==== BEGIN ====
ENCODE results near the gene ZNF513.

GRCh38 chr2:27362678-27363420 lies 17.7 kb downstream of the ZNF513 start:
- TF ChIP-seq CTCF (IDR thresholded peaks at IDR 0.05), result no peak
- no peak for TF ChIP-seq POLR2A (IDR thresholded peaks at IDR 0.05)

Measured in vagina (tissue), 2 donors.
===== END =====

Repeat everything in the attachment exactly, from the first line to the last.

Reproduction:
ENCODE results near the gene ZNF513.

GRCh38 chr2:27362678-27363420 lies 17.7 kb downstream of the ZNF513 start:
- TF ChIP-seq CTCF (IDR thresholded peaks at IDR 0.05), result no peak
- no peak for TF ChIP-seq POLR2A (IDR thresholded peaks at IDR 0.05)

Measured in vagina (tissue), 2 donors.